On the N.S.W parks website North Head campground was fully booked and on the road in they had their campground full sign out. Our suspicions were justified on arrival however, there was only one other camper there in a huge campground. We think they are doing it because of Corona and trying to keep people out. We weren’t cycling anymore today and they would just have to put up with us. At North Head, the beach was a bit wild for swimming but the scenery was something else! We even got to eat dinner in a chair that night and not have to sit in the dirt. A camper had left a couple of plastic chairs behind. They are more valuable than gold for a cycle tourist at the end of the day. One person who wasn’t happy we were in the campground was the fattest possum we have ever seen. This thing looked like it had lived on a diet of burgers and chips. We woke in the night to a noise from our bikes. Shining a light in its direction the spotlight stopped on a big hairy stomach and some beady eyes. This fat bastard was trying to do a break and enter on our food pannier. At first I thought it was Halloween and Rebel Wilson decided to dress up as possum and sit on the end of our bikes. We tried hissing at it and throwing rocks from our tent but it just sat there with its fat guts staring at us. It wasn’t moving this thing until it got some cookies. Finally, cracking it, I got out of the tent and it shooed it away.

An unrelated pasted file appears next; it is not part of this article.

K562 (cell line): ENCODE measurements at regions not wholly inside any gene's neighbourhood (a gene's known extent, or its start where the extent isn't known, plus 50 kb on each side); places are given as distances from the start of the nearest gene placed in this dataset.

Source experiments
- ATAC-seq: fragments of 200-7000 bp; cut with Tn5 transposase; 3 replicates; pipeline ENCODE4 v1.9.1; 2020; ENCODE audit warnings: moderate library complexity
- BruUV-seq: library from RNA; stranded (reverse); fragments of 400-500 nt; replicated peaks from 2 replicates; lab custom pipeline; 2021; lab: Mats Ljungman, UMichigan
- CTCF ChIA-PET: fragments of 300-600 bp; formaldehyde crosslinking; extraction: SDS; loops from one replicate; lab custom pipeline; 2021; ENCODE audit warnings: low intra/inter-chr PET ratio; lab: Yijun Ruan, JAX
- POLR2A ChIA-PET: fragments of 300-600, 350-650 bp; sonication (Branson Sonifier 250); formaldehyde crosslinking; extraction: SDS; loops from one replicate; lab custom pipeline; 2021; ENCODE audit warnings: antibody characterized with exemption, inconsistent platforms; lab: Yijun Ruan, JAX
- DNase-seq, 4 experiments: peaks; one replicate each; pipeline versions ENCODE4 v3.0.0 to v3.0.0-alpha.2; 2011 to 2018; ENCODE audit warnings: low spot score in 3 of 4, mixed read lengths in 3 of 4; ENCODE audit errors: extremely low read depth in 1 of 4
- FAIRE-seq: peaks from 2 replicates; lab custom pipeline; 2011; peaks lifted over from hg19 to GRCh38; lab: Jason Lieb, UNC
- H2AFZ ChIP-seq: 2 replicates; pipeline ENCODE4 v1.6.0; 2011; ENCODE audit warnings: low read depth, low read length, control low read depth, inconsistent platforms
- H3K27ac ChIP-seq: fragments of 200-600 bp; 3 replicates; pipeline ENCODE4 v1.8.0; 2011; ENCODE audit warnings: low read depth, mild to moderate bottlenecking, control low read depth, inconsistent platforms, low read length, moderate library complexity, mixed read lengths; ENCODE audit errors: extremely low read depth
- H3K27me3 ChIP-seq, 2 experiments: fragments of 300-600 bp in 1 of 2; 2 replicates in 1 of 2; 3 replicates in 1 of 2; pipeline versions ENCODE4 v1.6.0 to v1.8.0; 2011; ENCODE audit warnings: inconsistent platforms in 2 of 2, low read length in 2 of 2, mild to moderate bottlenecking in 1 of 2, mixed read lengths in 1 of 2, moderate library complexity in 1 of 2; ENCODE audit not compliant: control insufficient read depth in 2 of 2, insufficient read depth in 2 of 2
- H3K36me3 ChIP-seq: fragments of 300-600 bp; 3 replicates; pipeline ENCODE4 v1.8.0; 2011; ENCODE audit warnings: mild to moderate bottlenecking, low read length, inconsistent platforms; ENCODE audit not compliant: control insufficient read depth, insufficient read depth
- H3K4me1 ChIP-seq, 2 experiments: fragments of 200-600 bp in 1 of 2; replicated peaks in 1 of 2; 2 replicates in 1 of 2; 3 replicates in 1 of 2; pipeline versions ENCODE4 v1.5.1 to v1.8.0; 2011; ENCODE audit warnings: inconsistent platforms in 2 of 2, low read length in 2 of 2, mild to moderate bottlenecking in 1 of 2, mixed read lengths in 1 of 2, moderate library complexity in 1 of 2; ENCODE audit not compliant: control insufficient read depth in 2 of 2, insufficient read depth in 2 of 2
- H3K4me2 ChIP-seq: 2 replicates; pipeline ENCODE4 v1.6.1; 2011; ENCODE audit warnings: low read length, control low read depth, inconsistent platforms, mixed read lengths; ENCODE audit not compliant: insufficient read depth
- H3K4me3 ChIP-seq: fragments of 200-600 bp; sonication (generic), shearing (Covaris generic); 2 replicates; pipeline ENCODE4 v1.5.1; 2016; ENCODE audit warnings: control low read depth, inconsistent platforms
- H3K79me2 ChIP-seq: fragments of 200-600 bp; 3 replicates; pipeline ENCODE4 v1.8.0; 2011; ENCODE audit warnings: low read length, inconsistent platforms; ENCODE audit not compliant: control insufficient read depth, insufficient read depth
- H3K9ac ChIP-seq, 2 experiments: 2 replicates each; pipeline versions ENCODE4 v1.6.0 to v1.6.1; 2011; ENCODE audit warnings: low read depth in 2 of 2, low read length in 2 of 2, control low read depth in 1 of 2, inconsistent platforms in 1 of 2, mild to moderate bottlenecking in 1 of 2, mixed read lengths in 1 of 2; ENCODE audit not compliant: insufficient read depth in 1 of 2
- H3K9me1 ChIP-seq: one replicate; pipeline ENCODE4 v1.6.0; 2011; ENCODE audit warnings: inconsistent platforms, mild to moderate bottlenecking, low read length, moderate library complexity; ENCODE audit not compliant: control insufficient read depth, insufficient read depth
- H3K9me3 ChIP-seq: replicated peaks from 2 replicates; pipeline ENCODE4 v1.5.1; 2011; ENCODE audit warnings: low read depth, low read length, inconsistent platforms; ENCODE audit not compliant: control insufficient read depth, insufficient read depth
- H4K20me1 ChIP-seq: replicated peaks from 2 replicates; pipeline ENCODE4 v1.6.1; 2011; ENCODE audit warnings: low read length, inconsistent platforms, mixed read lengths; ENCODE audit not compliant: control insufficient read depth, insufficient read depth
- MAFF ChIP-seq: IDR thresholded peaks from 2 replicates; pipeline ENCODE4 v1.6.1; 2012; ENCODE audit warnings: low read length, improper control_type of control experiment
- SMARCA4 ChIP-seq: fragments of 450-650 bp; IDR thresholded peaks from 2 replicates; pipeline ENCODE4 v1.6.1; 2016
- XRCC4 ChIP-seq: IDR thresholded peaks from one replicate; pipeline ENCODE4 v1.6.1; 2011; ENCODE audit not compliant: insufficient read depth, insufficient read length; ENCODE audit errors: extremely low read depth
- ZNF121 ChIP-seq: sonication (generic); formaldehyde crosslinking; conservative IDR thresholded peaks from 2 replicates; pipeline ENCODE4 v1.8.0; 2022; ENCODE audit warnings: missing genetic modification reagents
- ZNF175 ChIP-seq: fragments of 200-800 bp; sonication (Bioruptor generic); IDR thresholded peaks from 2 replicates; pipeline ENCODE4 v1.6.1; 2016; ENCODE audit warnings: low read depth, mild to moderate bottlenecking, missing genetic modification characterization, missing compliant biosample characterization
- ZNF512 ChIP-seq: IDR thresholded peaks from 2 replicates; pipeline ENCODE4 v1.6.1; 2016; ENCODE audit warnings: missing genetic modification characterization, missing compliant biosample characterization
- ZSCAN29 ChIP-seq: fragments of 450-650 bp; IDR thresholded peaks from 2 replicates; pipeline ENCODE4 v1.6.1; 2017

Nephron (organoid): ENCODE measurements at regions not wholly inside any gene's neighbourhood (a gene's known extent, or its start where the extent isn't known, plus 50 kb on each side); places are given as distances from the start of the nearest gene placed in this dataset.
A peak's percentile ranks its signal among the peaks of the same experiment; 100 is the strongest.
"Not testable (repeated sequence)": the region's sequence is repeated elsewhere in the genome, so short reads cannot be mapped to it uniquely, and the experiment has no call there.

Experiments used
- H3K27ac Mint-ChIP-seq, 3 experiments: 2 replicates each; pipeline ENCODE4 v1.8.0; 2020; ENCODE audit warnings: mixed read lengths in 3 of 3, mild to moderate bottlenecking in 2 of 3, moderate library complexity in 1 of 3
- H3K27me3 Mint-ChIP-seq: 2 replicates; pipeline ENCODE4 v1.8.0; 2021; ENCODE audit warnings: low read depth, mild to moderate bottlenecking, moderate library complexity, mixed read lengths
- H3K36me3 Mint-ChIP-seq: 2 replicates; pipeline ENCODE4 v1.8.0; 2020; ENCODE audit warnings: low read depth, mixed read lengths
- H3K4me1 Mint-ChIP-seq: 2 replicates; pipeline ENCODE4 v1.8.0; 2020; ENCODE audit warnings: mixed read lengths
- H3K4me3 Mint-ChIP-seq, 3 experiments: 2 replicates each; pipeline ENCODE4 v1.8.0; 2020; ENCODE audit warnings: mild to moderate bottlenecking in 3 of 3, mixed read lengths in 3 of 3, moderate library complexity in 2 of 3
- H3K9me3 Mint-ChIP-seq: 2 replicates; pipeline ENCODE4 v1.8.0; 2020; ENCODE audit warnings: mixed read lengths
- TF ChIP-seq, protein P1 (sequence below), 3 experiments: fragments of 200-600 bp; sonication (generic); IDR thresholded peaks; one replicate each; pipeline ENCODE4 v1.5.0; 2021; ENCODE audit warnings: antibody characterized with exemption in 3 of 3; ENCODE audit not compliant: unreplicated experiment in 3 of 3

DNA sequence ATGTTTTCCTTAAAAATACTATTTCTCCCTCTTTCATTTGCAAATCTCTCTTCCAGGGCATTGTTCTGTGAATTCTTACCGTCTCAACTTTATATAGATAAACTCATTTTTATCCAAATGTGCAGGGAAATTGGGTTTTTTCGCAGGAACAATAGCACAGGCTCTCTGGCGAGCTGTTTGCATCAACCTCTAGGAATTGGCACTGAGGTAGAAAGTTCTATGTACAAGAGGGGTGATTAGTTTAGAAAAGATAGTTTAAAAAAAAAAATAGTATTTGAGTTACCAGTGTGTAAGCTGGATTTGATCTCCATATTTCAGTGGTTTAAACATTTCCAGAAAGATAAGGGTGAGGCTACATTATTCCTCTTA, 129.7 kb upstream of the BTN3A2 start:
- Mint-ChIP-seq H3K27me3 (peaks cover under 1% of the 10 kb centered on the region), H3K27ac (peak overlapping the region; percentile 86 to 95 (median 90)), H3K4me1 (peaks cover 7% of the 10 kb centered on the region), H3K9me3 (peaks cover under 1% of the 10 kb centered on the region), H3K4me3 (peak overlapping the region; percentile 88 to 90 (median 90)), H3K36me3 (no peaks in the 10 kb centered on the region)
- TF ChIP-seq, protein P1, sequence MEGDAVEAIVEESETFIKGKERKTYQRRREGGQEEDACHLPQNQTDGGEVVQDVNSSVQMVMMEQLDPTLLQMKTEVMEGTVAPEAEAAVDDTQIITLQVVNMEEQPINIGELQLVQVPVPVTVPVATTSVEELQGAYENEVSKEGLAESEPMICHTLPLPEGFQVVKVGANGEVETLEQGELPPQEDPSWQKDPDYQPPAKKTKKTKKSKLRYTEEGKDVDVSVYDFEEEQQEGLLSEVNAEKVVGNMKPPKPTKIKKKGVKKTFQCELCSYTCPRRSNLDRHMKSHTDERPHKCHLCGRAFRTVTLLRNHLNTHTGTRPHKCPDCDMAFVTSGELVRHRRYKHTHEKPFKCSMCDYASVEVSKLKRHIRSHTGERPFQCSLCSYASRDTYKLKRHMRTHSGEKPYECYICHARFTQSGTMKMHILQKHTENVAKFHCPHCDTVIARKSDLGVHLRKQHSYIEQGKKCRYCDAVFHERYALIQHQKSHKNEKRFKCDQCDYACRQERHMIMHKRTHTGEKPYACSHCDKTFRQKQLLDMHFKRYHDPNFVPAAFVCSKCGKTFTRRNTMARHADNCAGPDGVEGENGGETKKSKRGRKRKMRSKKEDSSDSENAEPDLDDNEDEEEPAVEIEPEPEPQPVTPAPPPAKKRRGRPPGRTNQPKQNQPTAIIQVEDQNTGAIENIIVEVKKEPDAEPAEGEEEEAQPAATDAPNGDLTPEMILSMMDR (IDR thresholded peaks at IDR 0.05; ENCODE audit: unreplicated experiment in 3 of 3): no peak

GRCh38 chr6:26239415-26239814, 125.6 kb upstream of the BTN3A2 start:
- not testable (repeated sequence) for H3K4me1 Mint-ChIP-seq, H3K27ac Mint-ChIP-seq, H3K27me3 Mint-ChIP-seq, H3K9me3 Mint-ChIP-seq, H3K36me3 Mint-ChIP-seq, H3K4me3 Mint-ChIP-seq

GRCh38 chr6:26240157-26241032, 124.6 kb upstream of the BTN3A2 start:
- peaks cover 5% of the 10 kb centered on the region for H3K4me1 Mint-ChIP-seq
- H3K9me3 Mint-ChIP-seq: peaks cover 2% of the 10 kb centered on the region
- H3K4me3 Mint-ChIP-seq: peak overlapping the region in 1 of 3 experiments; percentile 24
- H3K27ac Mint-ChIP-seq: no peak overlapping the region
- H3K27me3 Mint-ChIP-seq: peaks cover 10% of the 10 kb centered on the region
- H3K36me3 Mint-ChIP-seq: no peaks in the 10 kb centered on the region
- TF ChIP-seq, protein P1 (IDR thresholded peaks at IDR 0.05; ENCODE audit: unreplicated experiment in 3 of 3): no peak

The residents in Batemans Bay were a curious mob. Most people up North in N.S.W couldn’t give a stuff that two flogs on bikes were sitting in their town with panniers open and gear everywhere. In Batemans Bay we got curious questions from everyone as I was attempting to do some maintenance. They really are a friendly bunch these southerners.